Assistive financing has two major benefits. First, since it requires consumers to contribute to the cost of the product, it encourages them to use it more effectively. Second, it taps funding from the extensive resources of the private credit industry.

Although assistive financing systems are still evolving, many successful programs are already underway. In 1988, the Mitarai/Canon Optacon Financing Program began extending low interest loans to eligible applicants for the purchase of the Optacon II, a reading device for the blind (Reeb, 1989:7).

Subsidy programs are a second alternative for financing assistive devices. These programs provide equipment at reduced cost or for free. The subsidy may be in the form of a grant, a rebate, or a discount. It may target specific products, or an entire product line.

Subsidy programs promote broader distribution and encourage people to use devices they might not otherwise consider. Many private and nonprofit organizations, such as Associated Services for the Blind and United Cerebral Palsy Association of Western New York, have developed specific subsidy programs.


In the emerging, evolving field of assistive technology, there are several gaps in the research. First, studies need to be undertaken to determine the costs and benefits of assistive devices compared to human assistance. It is possible that despite the high cost of certain assistive devices, the ultimate costs may be lower than ongoing human assistance.

The field needs empirical research to determine the effect of the use of assistive technology on other types of services. In addition, the benefits in terms of increased independence and quality of life need to be measured.

The field also needs to undertake more research on better ways to get out information on assistive technology. Research should be undertaken to determine the most effective ways to inform professionals, families and consumers about new devices, the best ways to use them, and ways to pay for them.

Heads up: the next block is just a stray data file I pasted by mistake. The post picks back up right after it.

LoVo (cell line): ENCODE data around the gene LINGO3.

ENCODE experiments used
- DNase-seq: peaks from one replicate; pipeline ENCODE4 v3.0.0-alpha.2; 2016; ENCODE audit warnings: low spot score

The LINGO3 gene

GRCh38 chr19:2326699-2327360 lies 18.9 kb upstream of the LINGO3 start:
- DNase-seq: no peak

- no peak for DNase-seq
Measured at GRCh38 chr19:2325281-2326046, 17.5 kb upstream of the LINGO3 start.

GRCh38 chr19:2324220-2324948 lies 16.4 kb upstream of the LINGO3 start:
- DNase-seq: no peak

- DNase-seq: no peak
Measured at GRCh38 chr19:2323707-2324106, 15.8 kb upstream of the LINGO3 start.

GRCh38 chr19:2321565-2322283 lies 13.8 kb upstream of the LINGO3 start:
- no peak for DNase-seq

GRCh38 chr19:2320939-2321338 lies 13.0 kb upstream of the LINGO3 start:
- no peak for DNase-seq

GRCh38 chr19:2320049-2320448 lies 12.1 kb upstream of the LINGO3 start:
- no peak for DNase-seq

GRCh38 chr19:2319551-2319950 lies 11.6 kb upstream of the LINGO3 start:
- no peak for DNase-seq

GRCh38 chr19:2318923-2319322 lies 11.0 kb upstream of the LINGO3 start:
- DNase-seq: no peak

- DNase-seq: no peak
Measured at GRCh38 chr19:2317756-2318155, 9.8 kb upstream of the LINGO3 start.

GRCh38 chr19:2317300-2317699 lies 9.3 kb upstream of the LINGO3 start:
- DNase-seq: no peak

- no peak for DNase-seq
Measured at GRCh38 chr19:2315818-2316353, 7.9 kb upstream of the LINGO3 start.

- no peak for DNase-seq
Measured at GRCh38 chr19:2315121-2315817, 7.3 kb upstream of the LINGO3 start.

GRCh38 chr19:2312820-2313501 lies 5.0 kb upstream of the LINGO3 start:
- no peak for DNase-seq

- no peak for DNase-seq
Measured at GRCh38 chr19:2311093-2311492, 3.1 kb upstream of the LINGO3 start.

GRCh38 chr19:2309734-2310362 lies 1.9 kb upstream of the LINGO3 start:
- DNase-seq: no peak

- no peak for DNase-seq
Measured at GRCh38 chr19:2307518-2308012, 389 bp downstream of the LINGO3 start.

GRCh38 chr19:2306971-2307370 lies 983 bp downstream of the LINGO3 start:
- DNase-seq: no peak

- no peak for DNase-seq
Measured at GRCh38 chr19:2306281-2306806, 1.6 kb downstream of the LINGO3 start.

Physicians and case managers, especially, need to have ready access to information about assistive devices and how to use them. It is likely that with more and better information, disabled elderly individuals would be able to select more appropriate equipment and use it properly.

Finally, the prices of assistive devices need to be explored. For instance, there are many inexpensive assistive devices that could be very useful to certain disabled elderly individuals. These devices need to be identified and cataloged. Furthermore, research should be undertaken to figure out how to make expensive devices more affordable to elderly individuals.


In this writer's opinion, the goal of public policy regarding assistive technology should be that functionally disabled elderly individuals receive the most appropriate mix of active help, standby help and assistive technology to overcome or compensate for their limitations and live as independently as possible.

Policymakers should understand that a single form of technology is often not the only answer for a certain functional limitation, nor is it always economically or medically advisable to substitute devices for human help. Other approaches, such as personal assistance, learning new skills, and adapting to a new environment can be equally or more beneficial.

To increase the development and application of assistive technology, policymakers must focus on four issues.

  1. Public policy needs to make assistive technology more affordable and accessible. If assistive technology is to reach its maximum potential, disabled elderly people will have to be able to afford it. Policymakers could make a significant contribution by focusing on helping middle class individuals buy assistive devices--these individuals are too wealthy to qualify for many public programs, yet too poor to afford the devices out-of-pocket.

    In addition, there is a vital need to develop a comprehensive reimbursement plan that can avoid fragmentation and allow for service packages that combine human assistance and assistive devices.

  2. Information on assistive devices must be more available. Often devices are not used, or the wrong devices are used because of poorly trained clinicians who lack access to up to date information. Policymakers should especially focus on getting information out to people who have direct contact with disabled elderly individuals who are poor and living in isolated areas.